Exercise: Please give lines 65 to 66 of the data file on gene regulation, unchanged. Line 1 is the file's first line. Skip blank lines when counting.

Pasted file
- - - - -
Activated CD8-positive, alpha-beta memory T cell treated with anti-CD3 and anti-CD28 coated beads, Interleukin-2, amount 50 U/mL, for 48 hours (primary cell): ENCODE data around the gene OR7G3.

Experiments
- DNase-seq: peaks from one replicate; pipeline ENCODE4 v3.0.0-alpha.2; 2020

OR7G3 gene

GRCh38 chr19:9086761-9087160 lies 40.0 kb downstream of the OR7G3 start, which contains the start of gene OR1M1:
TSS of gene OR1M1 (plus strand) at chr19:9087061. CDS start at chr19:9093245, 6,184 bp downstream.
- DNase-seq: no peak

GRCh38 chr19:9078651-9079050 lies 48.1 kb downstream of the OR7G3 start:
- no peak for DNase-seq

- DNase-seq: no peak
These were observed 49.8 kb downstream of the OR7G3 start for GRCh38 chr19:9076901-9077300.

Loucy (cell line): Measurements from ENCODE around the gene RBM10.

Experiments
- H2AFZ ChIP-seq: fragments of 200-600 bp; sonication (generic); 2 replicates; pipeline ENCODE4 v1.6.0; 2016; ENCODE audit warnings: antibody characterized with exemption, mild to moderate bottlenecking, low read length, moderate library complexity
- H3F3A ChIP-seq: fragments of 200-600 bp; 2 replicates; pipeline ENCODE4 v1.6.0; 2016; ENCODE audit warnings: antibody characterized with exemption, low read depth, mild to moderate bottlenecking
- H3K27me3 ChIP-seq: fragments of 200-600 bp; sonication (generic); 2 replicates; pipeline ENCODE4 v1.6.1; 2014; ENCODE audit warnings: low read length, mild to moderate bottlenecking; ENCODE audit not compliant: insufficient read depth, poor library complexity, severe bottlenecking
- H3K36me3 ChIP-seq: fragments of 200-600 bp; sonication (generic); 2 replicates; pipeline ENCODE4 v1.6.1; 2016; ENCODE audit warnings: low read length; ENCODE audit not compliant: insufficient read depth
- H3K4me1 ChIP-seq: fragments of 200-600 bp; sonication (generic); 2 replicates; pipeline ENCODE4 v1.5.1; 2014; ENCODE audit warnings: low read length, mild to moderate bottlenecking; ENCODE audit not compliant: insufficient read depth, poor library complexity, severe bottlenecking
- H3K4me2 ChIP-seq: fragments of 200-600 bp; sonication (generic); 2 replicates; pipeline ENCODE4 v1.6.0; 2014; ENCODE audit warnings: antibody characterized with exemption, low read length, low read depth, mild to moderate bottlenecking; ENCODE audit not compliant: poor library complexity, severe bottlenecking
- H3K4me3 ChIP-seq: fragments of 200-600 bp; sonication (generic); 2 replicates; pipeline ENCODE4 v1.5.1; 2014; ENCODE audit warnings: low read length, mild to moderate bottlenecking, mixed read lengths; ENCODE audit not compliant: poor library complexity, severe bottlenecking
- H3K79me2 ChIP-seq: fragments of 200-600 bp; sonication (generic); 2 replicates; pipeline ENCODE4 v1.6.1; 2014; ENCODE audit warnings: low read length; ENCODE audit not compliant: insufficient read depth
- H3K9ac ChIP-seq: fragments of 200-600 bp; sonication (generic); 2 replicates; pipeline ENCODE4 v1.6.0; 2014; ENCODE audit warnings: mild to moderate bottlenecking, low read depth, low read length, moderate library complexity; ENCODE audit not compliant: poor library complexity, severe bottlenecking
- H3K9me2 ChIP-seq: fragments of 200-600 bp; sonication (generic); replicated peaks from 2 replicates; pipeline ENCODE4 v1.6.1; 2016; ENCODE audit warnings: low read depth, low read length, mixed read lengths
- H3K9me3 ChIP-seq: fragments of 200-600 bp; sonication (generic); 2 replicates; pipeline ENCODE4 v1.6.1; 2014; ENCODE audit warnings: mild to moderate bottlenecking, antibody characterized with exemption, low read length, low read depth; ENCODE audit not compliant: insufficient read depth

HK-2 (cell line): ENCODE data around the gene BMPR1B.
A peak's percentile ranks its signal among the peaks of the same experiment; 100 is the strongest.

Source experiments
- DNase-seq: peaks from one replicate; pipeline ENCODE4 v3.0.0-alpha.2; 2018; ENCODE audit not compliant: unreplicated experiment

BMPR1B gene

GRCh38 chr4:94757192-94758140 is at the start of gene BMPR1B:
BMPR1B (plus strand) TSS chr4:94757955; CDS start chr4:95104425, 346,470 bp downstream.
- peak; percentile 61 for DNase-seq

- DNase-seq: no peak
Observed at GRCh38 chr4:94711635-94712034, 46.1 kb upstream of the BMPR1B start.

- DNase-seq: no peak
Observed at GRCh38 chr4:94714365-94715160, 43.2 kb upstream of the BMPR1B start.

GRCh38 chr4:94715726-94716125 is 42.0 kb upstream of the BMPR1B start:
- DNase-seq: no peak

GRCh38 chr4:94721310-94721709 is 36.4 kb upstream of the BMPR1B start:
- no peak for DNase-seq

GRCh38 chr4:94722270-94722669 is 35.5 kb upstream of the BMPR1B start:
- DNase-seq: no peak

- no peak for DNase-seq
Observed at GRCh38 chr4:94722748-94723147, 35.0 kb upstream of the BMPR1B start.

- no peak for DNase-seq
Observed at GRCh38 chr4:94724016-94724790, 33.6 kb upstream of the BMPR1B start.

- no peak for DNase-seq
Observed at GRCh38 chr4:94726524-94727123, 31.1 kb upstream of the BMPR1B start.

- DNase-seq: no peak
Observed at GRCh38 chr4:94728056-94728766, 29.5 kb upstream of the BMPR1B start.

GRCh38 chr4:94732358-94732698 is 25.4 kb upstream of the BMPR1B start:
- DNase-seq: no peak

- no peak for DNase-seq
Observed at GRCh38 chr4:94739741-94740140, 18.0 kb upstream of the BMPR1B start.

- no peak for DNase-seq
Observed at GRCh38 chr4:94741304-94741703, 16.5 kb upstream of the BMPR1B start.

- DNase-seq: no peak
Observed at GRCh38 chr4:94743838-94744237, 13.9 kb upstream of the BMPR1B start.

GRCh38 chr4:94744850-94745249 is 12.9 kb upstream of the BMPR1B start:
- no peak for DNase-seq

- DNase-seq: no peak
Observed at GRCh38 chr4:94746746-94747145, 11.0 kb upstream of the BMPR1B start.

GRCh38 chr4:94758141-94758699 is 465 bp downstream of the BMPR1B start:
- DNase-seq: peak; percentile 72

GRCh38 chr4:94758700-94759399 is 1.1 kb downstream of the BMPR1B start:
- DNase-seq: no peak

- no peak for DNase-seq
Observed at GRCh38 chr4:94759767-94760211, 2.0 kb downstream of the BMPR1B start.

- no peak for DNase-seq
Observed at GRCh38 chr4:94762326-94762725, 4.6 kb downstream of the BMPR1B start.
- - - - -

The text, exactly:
GRCh38 chr4:94758700-94759399 is 1.1 kb downstream of the BMPR1B start:
- DNase-seq: no peak